They have it all wrong. In 15 years, the pinnacle of commercial airplanes won't be shiny, fast and high tech. They will be more like buses or trains: slow, boring, reliable and affordable.
They're already slow, boring and reliable. Where I disagree is that I don't see them getting a whole lot more affordable in 15 years. Fuel and maintenance costs should continue to drop as more old planes are replaced with current and upcoming models but ticket prices have only gone up. People will continue to pay high prices for air travel unless ground travel suddenly becomes a whole lot quicker and we build highways and railroads over large bodies of water. We all seem to hate airlines, but what are you going to do, go Greyhound? Yeah, right. Air travel will continue to be both expensive and popular for the foreseeable future, especially but not only in America. Not every place has a rail system like Western Europe, nor is as compact.
It failed because the cost of tickets was unsustainable...
The Concorde failed because a tire exploded, it streaked terrifyingly across the Paris sky trailing hundreds of feet of fire, and crashed in a giant fireball, killing everyone. And then the fleet was instantly and irrevocably grounded. The program had its economic issues over the years, but was still in operation nonetheless - until the disaster.
I think you are misremembering history. Concordes were not instantly and irrevocably grounded after the 2000 Paris accident, as some flew well into 2003. Maintenance costs were rising on the old planes and demand sagged after 9/11. The Paris wreck was a heavy blow but it is not what ultimately ended Concorde service. The flight deck of those things was so antiquated by 2003 and they were so inherently crappy to fly that I'm surprised they made it that long. Incredible machines, and a real marvel in their day, but it is not accurate to say that their one and only fatal accident did them in.
And, for the record, the tire only exploded because it had help from debris another plane had left on the runway, and because other factors caused the Concorde to use more of the runway than normal on takeoff. As demanding as it was (long runway requirement, so unique to fly, incredibly thirsty, limited cargo and seating capacity, old, and expensive to maintain) the plane in question was completely airworthy. Decreased demand and increased costs related to security caused a lot of grief in the airline industry after 9/11, and didn't just kill the Concorde.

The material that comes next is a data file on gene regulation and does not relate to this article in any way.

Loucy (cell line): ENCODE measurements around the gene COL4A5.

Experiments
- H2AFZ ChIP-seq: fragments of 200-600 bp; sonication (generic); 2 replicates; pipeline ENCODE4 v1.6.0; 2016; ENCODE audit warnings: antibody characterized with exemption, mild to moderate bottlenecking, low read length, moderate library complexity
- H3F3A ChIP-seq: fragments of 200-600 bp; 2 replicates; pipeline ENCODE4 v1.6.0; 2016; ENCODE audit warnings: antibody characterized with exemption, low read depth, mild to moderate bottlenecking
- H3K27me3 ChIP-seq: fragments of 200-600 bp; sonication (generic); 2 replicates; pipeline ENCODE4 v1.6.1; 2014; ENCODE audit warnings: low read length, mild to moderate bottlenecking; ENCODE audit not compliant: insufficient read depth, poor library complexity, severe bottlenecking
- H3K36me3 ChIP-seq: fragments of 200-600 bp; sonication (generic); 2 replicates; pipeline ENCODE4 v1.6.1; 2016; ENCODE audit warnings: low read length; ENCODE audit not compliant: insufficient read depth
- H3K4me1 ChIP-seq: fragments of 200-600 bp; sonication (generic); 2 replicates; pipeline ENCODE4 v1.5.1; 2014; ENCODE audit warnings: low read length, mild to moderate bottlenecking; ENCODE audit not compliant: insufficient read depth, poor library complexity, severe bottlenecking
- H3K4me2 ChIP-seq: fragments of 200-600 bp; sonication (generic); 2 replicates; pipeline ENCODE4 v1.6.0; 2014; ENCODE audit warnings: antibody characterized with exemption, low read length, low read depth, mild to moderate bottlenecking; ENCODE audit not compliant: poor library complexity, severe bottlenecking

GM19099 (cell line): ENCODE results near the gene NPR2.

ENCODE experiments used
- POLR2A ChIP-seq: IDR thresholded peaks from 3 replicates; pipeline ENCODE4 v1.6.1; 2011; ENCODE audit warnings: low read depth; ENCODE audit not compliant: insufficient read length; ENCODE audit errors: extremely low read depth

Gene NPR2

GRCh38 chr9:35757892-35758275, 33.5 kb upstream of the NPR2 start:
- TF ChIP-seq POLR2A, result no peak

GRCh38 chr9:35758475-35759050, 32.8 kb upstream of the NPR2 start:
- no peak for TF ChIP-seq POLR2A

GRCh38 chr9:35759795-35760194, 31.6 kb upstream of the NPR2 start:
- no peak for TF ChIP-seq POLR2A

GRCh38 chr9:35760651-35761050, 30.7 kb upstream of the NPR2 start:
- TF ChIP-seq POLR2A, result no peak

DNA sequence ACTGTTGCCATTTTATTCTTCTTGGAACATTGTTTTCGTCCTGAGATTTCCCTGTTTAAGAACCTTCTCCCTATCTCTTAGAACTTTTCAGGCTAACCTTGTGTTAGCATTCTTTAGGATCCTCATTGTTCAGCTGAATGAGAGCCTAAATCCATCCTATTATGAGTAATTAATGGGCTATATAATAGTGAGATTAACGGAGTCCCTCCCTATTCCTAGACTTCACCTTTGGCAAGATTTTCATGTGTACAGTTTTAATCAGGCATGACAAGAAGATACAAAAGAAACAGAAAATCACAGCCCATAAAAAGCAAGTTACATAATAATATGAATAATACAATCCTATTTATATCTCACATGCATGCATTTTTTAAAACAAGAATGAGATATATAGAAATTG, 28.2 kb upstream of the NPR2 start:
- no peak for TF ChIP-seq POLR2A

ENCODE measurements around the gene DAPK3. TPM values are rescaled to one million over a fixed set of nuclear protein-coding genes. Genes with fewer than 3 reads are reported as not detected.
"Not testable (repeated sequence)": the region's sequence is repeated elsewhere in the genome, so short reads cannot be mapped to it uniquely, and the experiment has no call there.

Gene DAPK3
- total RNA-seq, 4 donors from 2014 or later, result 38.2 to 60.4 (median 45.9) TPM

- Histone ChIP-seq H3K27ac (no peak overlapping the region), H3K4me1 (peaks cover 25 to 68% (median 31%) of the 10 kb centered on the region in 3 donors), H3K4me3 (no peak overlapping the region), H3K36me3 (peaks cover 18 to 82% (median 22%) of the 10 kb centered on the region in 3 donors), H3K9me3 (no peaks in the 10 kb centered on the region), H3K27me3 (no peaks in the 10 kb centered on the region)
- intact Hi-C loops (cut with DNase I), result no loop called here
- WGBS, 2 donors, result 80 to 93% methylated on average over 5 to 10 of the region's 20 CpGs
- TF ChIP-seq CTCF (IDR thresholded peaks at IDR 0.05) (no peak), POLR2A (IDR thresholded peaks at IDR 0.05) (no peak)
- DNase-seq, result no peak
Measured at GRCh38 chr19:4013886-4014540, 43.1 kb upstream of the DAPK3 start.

Voight-Kampff by a mile.
Describe in single words, only the good things that come in to your mind about your mother.
Really all they're doing is saving money.
Yep. I will bet good coin, that the average salary as a whole goes down over this.
BINGO! And I see I'm not the only one suspicious of her bizarre excuse for refusing to negotiate.
Get rid of the point system. Have them keep going till someone gives up or gets KO'd. This simultaneously makes the sport more interesting and will cut back on the corruption.
...and the strategy, and the focus on fitness and stamina, and the length of careers, and all amateur boxing, and the health of boxers, and the frequency of fights, and the likelihood of boxing remaining legal and sanctioned. Boxing has never been street fighting, and will never become such.
I can't believe so many of you alleged males are dogging on boxing and other contact sports. None of these fighters/athletes are slaves, they CHOOSE the sport and the potential consequences. Go back to saving the internet now.
Bravo. While I agree wholeheartedly, I can't help but find it a bit ironic that you question the manliness of boxing detractors while purposely concealing your own fake online identity.
Even _interesting_ sports are not highly regarded among geeks, I'm not sure how this article was even considered "stuff that matters."
Maybe gladiators would be worth posting about, but boxing is as Neanderthal as it gets.
You care enough to type about it. And as someone whose DNA is upwards of 3% neanderthal, I am offended.
Long computations which yield zero are probably all for naught.